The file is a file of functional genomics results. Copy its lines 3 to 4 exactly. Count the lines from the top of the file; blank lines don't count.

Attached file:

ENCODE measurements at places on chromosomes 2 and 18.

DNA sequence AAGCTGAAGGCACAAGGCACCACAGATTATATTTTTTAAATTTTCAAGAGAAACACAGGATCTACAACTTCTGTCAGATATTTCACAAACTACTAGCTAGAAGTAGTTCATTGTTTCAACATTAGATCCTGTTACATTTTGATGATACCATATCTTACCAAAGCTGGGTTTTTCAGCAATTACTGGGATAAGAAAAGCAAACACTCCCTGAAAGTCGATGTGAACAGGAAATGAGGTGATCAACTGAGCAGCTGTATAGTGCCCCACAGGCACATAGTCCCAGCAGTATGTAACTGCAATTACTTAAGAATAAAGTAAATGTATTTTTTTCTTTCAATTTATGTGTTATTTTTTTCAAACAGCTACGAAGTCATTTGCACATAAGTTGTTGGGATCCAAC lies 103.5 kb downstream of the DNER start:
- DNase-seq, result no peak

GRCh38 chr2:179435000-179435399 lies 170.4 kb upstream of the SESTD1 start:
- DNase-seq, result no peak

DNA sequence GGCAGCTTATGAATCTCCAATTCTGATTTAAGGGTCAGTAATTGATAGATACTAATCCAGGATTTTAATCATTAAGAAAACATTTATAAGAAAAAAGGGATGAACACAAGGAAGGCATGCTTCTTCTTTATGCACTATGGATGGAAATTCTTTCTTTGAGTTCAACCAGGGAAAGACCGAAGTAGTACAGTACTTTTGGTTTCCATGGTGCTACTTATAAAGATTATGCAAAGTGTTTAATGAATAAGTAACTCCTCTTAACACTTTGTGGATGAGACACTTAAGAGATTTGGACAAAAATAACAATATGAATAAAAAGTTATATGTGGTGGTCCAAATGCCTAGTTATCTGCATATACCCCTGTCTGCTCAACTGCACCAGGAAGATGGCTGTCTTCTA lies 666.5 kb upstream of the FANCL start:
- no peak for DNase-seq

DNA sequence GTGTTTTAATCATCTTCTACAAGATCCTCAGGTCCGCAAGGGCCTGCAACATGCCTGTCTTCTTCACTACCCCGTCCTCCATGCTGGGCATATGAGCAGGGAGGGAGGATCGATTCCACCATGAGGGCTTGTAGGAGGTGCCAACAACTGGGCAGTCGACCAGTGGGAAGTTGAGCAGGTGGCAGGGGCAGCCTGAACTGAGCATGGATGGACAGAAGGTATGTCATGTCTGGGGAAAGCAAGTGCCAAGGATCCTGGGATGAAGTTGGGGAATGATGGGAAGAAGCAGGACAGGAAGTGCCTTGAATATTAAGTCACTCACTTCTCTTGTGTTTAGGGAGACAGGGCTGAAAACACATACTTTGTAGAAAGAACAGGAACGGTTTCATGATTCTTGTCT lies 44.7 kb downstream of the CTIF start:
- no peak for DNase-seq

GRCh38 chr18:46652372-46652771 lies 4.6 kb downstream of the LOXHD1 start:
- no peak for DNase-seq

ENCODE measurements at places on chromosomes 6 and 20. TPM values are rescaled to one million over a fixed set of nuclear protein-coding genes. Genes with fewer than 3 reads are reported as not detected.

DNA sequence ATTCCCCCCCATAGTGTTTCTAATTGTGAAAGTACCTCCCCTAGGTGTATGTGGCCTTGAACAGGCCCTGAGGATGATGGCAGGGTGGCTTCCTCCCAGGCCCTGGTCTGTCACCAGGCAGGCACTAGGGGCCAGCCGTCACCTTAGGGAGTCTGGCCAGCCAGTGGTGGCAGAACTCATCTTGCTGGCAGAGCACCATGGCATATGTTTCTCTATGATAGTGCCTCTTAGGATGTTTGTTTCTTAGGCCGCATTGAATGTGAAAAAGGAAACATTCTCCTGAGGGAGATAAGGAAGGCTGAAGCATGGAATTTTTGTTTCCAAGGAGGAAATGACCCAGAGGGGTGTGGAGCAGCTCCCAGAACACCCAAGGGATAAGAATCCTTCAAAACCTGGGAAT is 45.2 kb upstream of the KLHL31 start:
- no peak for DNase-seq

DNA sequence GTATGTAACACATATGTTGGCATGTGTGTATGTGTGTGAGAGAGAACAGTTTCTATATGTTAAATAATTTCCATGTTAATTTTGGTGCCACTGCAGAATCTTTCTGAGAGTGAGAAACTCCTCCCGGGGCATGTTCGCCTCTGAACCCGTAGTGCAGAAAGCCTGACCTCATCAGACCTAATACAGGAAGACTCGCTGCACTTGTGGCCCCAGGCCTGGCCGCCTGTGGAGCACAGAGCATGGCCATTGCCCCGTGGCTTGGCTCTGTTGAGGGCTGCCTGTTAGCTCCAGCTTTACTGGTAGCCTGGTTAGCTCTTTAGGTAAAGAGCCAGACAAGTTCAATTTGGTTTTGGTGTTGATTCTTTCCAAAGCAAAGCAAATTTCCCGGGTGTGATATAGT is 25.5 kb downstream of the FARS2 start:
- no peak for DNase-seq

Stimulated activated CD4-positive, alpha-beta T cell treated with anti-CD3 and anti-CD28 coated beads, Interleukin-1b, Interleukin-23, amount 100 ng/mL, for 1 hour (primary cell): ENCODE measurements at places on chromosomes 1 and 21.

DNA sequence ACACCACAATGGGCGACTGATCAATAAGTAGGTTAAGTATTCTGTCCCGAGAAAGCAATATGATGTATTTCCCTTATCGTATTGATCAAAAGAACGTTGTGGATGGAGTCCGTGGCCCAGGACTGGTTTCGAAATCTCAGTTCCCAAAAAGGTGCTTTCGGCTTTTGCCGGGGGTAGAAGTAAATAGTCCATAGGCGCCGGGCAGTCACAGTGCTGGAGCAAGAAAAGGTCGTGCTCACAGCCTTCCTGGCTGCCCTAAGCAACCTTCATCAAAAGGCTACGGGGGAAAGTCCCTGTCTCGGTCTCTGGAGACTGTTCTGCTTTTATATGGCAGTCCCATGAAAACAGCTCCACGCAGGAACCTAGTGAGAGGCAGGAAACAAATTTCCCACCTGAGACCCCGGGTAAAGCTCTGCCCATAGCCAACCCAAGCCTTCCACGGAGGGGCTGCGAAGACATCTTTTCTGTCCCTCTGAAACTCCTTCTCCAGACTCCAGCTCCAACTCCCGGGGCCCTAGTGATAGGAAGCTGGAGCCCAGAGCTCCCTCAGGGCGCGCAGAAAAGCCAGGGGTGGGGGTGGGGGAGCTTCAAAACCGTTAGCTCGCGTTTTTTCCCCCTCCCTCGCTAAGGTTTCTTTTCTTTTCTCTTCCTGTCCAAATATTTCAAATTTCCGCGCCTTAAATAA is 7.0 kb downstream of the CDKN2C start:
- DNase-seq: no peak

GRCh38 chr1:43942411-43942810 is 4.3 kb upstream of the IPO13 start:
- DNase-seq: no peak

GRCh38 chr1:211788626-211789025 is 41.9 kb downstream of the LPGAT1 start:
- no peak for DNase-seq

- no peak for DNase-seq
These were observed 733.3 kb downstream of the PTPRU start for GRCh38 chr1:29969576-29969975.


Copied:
- DNase-seq, result no peak

GRCh38 chr2:179435000-179435399 lies 170.4 kb upstream of the SESTD1 start: